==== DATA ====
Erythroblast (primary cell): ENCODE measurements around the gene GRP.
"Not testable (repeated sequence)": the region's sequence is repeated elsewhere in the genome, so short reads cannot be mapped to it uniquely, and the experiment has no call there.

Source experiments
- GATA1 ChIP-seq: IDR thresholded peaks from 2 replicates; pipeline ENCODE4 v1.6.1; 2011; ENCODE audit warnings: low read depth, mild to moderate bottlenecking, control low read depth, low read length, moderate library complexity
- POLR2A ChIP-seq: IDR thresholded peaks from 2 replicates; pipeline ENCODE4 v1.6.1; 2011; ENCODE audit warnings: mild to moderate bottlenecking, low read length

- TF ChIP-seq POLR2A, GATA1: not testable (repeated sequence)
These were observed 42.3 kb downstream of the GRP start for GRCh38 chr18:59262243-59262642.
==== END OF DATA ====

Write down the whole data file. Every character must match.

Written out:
Erythroblast (primary cell): ENCODE measurements around the gene GRP.
"Not testable (repeated sequence)": the region's sequence is repeated elsewhere in the genome, so short reads cannot be mapped to it uniquely, and the experiment has no call there.

Source experiments
- GATA1 ChIP-seq: IDR thresholded peaks from 2 replicates; pipeline ENCODE4 v1.6.1; 2011; ENCODE audit warnings: low read depth, mild to moderate bottlenecking, control low read depth, low read length, moderate library complexity
- POLR2A ChIP-seq: IDR thresholded peaks from 2 replicates; pipeline ENCODE4 v1.6.1; 2011; ENCODE audit warnings: mild to moderate bottlenecking, low read length

- TF ChIP-seq POLR2A, GATA1: not testable (repeated sequence)
These were observed 42.3 kb downstream of the GRP start for GRCh38 chr18:59262243-59262642.